An important week of the just-concluded first quarter earnings season, where tech giants such as Amazon (AMZN), Apple (AAPL), Meta (FB), Google parent Alphabet (GOOG, GOOGL) and Microsoft (MSFT), among others, reported their results which either confirmed what the market assumed about the state of their businesses or allayed concerns about their ability to maintain their level of dominance. Overall it was a mixed bag.
In Alphabet’s case, its first-quarter earnings fell short of Street’s expectations, sending the stock down to 52-week lows. Amazon also fell 14% on its results after the company said its cash flow fell 41% from a year ago to $39.3 billion. The stock traded at nearly 40 times operating cash flow, which became extremely expensive following the results. Conversely, there are Microsoft and Meta, which impressed the market with better than expected numbers.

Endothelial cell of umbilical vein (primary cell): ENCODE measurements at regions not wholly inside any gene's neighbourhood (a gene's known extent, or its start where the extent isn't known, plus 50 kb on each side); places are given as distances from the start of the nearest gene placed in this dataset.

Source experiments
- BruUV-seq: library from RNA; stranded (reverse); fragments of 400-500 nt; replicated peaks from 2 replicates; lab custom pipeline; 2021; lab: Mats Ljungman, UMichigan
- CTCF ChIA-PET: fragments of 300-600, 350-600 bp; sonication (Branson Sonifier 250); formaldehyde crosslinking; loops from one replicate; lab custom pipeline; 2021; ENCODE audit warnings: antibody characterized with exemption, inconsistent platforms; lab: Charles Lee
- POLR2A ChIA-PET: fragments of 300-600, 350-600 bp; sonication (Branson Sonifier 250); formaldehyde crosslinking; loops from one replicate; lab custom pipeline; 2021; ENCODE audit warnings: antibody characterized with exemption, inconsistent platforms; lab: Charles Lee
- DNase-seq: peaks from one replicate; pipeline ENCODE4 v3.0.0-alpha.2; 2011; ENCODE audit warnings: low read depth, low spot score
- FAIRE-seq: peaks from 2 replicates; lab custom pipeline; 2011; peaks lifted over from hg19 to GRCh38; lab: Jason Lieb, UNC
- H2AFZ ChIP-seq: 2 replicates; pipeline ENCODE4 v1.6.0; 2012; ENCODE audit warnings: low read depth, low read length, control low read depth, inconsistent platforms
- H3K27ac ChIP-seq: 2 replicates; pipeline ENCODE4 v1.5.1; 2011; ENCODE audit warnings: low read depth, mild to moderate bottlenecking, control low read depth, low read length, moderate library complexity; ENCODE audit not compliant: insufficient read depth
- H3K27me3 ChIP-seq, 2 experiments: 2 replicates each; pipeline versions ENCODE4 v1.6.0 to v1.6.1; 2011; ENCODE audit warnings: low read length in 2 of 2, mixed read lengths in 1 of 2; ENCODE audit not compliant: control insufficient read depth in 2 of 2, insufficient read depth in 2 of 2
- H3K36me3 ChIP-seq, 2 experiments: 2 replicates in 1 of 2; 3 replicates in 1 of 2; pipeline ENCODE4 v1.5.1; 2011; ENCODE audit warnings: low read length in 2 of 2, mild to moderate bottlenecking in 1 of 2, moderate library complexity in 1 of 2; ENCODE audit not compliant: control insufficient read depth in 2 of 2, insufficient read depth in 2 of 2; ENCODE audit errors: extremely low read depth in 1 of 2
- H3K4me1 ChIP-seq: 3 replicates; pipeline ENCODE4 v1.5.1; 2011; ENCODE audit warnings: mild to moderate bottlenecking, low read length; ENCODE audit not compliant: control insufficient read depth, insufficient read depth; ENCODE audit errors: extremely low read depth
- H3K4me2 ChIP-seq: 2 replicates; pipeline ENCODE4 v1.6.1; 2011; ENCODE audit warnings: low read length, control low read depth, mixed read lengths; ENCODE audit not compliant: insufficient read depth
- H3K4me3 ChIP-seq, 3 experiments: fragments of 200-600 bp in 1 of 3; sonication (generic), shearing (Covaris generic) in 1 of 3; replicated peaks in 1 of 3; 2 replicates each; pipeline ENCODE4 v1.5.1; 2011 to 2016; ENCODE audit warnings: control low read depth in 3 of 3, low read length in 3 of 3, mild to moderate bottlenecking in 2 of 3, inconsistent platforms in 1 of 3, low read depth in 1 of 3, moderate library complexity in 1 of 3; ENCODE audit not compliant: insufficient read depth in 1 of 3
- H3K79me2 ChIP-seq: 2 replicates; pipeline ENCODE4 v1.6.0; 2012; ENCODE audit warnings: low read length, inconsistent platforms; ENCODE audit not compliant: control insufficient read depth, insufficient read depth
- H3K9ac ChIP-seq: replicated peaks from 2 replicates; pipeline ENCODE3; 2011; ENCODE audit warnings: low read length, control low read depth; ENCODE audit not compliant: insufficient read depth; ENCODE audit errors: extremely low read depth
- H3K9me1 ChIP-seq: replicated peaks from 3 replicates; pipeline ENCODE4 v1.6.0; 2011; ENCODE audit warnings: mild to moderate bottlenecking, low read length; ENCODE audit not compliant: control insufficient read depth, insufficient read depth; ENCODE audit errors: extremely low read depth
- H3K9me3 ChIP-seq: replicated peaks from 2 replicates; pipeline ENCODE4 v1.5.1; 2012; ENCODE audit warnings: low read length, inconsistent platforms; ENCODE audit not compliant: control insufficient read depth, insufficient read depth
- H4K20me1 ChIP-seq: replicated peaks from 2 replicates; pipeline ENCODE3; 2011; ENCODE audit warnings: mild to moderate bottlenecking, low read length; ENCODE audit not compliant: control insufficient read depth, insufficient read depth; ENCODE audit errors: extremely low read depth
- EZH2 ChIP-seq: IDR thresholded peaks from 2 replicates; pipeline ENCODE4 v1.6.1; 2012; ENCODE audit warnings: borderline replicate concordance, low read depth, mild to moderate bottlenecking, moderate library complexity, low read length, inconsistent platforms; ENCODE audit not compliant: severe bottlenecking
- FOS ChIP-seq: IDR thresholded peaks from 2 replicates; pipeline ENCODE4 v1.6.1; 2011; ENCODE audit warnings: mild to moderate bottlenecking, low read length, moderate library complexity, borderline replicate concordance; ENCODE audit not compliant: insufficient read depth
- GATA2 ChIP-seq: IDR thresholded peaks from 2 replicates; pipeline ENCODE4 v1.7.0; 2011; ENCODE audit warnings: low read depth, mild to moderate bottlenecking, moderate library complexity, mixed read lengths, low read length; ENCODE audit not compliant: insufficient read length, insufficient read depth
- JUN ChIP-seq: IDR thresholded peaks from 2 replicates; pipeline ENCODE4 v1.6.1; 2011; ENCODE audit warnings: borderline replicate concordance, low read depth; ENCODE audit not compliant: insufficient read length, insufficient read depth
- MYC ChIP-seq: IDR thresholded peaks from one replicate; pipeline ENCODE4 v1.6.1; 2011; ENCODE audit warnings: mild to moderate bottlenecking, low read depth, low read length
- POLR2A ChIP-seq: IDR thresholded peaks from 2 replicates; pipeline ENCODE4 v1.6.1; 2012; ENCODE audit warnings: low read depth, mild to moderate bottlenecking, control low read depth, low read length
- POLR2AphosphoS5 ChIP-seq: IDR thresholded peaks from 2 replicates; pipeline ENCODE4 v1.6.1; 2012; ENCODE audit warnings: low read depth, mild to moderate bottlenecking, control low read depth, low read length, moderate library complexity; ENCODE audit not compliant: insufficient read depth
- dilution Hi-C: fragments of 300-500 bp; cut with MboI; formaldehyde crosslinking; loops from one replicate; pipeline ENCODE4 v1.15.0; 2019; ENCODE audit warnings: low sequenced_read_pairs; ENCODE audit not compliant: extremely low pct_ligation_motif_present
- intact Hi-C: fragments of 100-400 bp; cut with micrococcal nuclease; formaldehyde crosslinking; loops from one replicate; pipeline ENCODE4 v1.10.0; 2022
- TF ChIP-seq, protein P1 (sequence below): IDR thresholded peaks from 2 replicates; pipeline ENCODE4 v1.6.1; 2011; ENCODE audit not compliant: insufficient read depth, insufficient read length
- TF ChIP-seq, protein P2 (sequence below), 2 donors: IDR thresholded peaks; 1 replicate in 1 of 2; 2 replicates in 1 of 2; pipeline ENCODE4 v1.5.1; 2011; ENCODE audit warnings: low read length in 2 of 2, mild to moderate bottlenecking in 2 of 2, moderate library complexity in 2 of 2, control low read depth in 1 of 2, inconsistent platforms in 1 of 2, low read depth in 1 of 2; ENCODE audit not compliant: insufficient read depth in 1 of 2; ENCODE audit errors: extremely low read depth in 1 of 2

Meta, which was suffering because of TikTok, demonstrated that it could further increase the number of users among its family of applications. He also decided to cut operating expenses, which analysts applauded. In the case of Microsoft, the company has forecast double-digit revenue growth for its next fiscal year. For some investors, this scenario between good and bad has created buying opportunities, especially at Amazon. For others, the outlook remains too hazy to buy a dip during this selloff.
Although it is still early days and more than halfway through the earnings season, the outlook provided by companies so far suggests that rising inflation and interest rates are manageable. But Friday’s stock performance did not reflect that optimism. The Dow Jones Industrial Average was punished again on Friday, falling 939.18 points, or 2.77%, to end the session at 32,977.21. There was no place to hide. All components of the Dow were in red.